The length of posts is another significant ranking factor. SEMrush’s research confirmed what we all know about long-tail keywords. When users search using a long-tail keyword they expect to see a ‘comprehensive deep-dive long-read’.

Conversely, when they use a short-head keyword to search they expect a ‘concise summary of the topic’.

The least important factors are keywords in the anchors, title, meta and body. Keyword density, however, is important to get right because Google will penalise you for overusing them.

To calculate your keyword density count how many times you used the keyword and divide it by the number of words in the post and multiply the result by 100.

So your working formula would be:

(number of keywords divided by total number of words) x 100

Do you plan your blog post?

Now that we have the technical aspects sorted, lets talk about how to write the perfect blog post.

Do you plan the different components of your blog post first, or do you jump straight in?

If you’re writing a long-form post of 2000 words or more, it really is best to have a plan. This will maintain clarity and consistency, and avoid repetitive text.

Circle showing all the components of a perfect blog post.

Writing a perfect blog post requires all these different components and more.

A working title and subheadings

The first thing you need to do, though, is to write a punchy title that will stop people in their tracks and make them want to read further.

There are two things to consider when writing your title—insert your keyword into it, and do not write a title that you can’t deliver on. By this I mean that your title must accurately represent the content that follows it.

If you can’t generate a witty title just yet, write a provisional one and go back to it after you’ve written some content.

Next make a list of subheadings. This can also be amended as you write, so don’t dillydally too long on it. Once completed it will serve as a solid, but flexible framework for your content.

Whatever you do, don’t skip on subheadings. It’s essential that your ideas are broken up and grouped into sequential sections. Your readers aren’t likely to stay around too long if they have to wade through lines of text without a break.

The other reason you need subheadings is because almost half your users will be reading your blog post on their mobile phones.

Optimise for mobile phones too

On my website I have a consistent breakdown of 45% using mobiles and 55% using desktops and tablets. This percentage is pretty much the norm, and it’s not likely to change.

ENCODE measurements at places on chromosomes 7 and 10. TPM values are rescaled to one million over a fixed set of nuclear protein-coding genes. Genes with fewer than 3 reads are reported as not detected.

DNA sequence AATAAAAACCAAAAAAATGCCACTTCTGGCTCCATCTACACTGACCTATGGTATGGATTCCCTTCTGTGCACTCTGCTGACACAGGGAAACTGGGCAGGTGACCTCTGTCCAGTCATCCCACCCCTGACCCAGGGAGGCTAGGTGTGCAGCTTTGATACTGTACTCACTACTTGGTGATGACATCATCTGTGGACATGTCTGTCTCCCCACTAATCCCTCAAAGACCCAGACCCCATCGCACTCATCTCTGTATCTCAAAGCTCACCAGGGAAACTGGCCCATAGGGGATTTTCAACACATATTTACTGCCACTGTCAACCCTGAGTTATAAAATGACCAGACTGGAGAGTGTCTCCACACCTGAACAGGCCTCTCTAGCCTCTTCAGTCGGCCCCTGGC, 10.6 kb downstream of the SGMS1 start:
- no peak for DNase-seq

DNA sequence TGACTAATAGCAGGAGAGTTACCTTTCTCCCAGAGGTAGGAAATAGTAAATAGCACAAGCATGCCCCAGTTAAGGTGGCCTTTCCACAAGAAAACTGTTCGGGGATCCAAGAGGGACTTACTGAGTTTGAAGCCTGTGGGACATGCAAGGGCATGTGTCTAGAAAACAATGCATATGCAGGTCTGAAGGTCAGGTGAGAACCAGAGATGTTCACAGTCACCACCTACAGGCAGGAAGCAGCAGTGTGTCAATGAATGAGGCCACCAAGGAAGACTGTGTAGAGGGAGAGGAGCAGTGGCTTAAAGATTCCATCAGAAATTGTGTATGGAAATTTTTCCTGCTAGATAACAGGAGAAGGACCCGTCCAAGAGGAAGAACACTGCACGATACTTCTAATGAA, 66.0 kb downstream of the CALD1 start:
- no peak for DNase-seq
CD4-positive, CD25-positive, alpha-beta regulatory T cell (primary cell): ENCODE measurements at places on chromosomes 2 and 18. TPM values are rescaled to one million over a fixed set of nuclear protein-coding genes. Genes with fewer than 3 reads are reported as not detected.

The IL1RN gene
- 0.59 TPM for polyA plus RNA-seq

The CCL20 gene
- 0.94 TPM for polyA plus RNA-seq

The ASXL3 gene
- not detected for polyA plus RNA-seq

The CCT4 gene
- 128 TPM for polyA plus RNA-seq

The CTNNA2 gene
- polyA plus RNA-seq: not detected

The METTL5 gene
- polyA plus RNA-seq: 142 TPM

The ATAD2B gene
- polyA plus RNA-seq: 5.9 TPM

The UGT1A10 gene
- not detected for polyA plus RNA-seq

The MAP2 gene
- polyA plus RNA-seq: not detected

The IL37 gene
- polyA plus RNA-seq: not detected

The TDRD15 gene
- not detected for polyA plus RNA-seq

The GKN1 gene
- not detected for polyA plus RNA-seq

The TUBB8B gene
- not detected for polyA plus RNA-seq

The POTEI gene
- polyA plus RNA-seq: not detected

How does this affect you as a writer? It means you should consistently break your content up into meaningful segments so your mobile users can read comfortably on their small screens.

One sentence per paragraph is advisable for optimal reading on a mobile but, as I have done here, you can use two sentences if necessary for clarity.

Go back to the primary source for research

 When you’re conducting research for your blog post and come across a study or data that is exactly what you need don’t immediately jump in and use it.

This is because you’re likely reading it from a secondary source and you need to get a version of the study from the primary source. Otherwise, you’ll be copying research analysed and interpreted by another writer.

You don’t want to be quoting another writer’s work when you could have read it yourself and quoted the research. This will also make you appear more professional.

How do you find the primary source of research in an article?

Often it’s easy because the writer citing the study will tell you its source.

It will look like either of these:

‘A recent study by Dr Peter Emerald from Cambridge University found that …’

‘The latest research from the Murdoch Institute found that children …’

Sometimes it’s a little more difficult to find the primary research, and if this happens you should do keyword searches using closely aligned terms.

Images and graphics are non-negotiable

A perfect blog post needs photos, illustrations and graphics. These are essential for visual readers, as well as for the aesthetics of your blog post.